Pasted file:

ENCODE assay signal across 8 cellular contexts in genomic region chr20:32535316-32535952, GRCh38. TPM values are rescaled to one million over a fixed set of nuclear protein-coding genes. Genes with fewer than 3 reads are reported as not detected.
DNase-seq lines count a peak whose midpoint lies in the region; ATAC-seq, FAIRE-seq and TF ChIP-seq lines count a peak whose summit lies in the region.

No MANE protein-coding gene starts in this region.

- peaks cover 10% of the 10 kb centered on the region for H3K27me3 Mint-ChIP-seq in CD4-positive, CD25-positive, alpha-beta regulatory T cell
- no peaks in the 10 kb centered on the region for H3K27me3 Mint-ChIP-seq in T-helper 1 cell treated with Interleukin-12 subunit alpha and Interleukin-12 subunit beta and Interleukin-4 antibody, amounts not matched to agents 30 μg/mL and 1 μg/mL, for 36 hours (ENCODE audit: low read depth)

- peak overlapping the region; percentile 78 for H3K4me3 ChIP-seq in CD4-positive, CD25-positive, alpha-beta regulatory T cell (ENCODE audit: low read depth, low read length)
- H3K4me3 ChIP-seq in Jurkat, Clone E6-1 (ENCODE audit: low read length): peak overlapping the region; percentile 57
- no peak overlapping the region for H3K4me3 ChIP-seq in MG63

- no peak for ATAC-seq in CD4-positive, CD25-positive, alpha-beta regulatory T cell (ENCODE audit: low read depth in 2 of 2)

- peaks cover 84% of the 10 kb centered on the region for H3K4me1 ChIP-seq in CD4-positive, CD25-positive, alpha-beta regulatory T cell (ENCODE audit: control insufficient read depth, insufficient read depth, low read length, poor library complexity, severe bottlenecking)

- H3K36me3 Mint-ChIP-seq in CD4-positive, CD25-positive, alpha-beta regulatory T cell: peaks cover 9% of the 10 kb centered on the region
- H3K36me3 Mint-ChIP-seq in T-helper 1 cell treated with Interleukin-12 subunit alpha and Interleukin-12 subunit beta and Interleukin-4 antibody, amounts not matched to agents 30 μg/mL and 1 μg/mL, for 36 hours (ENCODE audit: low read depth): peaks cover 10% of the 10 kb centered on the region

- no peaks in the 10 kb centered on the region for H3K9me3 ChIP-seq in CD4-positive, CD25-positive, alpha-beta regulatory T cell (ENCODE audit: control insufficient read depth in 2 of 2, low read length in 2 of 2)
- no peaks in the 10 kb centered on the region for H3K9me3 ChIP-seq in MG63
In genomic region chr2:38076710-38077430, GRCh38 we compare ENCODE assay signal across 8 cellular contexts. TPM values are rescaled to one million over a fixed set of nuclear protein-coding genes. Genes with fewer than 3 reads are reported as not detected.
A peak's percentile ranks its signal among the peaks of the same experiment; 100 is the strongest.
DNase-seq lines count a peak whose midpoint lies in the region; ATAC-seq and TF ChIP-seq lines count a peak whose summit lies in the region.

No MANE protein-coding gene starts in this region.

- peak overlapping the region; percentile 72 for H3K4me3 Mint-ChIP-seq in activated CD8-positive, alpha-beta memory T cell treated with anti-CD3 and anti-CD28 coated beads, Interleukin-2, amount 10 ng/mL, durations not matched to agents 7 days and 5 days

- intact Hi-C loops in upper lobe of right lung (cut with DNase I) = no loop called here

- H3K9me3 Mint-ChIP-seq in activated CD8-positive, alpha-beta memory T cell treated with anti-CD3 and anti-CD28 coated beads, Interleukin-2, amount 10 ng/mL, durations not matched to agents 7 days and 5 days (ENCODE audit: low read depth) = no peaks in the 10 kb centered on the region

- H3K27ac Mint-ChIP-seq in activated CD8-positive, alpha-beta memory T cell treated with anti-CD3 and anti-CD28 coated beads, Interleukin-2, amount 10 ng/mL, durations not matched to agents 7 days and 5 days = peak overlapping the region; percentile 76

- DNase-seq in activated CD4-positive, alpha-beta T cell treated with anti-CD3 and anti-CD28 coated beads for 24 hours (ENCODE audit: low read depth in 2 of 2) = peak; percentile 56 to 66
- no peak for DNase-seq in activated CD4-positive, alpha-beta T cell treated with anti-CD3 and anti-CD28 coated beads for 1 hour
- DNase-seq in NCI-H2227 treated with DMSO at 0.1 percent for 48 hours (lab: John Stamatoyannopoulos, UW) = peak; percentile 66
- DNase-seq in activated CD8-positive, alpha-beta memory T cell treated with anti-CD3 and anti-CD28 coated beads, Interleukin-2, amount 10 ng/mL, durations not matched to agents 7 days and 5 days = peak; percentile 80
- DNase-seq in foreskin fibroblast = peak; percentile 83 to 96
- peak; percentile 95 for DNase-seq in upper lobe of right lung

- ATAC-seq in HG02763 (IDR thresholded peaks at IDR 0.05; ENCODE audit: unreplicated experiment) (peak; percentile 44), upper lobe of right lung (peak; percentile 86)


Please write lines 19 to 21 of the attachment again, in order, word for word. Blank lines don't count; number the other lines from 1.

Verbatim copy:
- peak overlapping the region; percentile 72 for H3K4me3 Mint-ChIP-seq in activated CD8-positive, alpha-beta memory T cell treated with anti-CD3 and anti-CD28 coated beads, Interleukin-2, amount 10 ng/mL, durations not matched to agents 7 days and 5 days

- intact Hi-C loops in upper lobe of right lung (cut with DNase I) = no loop called here

- H3K9me3 Mint-ChIP-seq in activated CD8-positive, alpha-beta memory T cell treated with anti-CD3 and anti-CD28 coated beads, Interleukin-2, amount 10 ng/mL, durations not matched to agents 7 days and 5 days (ENCODE audit: low read depth) = no peaks in the 10 kb centered on the region